NEW YORK (Reuters Breakingviews) - The pressures to settle opioid-related litigation against U.S. companies have reached critical mass. A combined $50 billion of proposed settlements is now on the table. Drugmakers and distributors prefer one-off payments, even large ones, rather than open-ended uncertainty. Meanwhile localities want cash as soon as possible. That’s a recipe for deals.
Almost 400,000 Americans died of opioid overdoses between 2009 and 2017, according to the Centers for Disease Control and Prevention, in part because of over-prescription. There are about 2,600 ongoing cases against drugmakers and distributors brought by states, localities and other organizations, most of which are consolidated before a judge in Ohio. A bellwether trial involving two of that state’s counties is set to begin on Monday. Four drug firms, including Johnson & Johnson, have already settled with the counties.
The worry for the companies concerned is that any large award following the trial will set a baseline for even bigger future settlements. To forestall this, three big drug distributors, AmerisourceBergen, Cardinal Health and McKesson, are offering $18 billion in total. J&J is proposing a $4 billion deal. And Teva Pharmaceutical Industries, an $8 billion generic-drug firm which loses money and carries $26 billion of debt, hopes therapies valued at $15 billion combined with services worth almost as much again will prove sufficient.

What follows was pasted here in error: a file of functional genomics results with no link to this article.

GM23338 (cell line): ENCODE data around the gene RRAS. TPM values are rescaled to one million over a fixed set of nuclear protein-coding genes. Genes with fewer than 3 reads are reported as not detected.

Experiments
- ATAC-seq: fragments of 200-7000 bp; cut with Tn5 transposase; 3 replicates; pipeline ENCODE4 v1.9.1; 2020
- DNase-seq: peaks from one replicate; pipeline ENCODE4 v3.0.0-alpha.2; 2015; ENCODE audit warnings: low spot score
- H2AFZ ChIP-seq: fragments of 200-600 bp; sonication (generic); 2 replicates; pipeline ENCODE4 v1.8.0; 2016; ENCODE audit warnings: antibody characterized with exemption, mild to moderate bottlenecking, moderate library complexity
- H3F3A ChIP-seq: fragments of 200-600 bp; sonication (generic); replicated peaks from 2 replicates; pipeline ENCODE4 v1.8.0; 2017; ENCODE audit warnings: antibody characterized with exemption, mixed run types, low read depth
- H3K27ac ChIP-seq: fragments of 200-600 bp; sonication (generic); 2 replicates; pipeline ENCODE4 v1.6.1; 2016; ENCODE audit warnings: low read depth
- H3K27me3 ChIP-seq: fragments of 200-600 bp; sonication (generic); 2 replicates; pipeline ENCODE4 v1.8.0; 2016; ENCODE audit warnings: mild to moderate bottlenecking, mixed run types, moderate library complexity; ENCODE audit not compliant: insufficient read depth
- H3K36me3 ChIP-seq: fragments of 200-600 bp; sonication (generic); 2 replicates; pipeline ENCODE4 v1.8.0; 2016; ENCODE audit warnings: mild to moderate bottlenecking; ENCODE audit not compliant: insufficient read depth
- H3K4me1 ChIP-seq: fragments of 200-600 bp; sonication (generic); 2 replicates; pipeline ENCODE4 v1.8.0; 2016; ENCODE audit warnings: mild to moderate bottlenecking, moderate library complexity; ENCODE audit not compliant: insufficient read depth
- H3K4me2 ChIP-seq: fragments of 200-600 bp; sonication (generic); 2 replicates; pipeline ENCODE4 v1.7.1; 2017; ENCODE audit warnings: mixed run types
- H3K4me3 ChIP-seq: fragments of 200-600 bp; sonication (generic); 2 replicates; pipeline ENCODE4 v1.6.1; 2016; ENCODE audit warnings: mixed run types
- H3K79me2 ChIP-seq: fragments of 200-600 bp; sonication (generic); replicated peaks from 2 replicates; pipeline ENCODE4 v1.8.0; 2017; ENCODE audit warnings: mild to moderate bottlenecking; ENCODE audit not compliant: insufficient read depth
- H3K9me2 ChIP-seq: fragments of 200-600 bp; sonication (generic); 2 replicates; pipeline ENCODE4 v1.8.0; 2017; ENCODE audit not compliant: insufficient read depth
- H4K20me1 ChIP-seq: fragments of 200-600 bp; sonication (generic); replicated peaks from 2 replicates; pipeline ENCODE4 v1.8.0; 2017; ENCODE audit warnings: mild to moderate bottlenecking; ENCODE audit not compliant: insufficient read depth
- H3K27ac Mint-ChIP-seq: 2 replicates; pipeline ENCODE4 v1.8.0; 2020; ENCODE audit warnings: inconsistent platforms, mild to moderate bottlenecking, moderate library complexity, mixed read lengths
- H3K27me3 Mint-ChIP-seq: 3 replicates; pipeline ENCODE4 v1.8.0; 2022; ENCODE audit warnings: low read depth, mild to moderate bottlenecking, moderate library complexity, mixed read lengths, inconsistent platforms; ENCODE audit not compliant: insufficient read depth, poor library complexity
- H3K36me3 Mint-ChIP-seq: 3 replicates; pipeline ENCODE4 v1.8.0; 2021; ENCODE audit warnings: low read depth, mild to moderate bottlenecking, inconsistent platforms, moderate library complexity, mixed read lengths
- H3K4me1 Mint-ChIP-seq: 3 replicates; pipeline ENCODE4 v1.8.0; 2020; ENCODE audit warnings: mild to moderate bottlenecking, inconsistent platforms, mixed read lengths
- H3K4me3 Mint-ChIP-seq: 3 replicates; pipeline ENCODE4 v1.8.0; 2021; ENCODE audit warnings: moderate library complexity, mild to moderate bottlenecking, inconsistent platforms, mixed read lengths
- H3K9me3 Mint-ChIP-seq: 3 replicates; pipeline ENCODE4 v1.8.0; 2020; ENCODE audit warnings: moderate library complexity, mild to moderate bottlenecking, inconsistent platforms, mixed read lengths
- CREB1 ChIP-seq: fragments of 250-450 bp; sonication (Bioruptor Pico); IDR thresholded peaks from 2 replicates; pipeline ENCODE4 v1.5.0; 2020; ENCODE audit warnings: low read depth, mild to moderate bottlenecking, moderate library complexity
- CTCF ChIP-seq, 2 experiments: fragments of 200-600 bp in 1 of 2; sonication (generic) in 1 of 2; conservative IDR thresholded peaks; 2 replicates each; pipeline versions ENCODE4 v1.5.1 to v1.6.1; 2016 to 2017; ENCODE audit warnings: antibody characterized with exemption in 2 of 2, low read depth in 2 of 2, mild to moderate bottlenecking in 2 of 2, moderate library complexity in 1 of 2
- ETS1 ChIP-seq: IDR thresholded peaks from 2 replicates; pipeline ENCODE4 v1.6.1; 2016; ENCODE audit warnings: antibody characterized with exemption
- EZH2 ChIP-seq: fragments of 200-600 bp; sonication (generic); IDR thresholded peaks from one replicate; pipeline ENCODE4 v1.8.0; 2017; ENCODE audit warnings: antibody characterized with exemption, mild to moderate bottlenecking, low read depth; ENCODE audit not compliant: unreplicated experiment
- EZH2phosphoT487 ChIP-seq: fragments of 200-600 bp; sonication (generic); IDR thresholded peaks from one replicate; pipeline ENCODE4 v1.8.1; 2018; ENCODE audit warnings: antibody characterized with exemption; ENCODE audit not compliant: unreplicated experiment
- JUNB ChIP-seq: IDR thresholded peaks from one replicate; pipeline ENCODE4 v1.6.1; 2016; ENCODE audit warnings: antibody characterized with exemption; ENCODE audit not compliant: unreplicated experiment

Opioid addiction has compounded local fiscal problems. Places with the strongest legal cases need the extra cash desperately. Ohio’s Cuyahoga and Summit counties, which have suffered decades of deindustrialization and are the plaintiffs in next week’s trial, have been willing to negotiate.
The numerous parties involved on both sides make a global settlement challenging, however. Some plaintiffs may want to press their luck, and companies that have displayed the most egregious conduct will have a harder time settling. Cash is a powerful sedative, however, so strong firms like J&J are best placed to end the suits. Others like Teva, Mallinckrodt and Endo International may offer in-kind settlements, but valuing these presents complications.
The Sackler family’s Purdue Pharma, widely seen as the detonator of the U.S. opioid epidemic, has proposed a settlement which includes in-kind treatments, and the company has filed for bankruptcy. About two dozen states so far oppose the deal. For cash-rich firms and those less central to the crisis, though, an end to litigation is looking closer.
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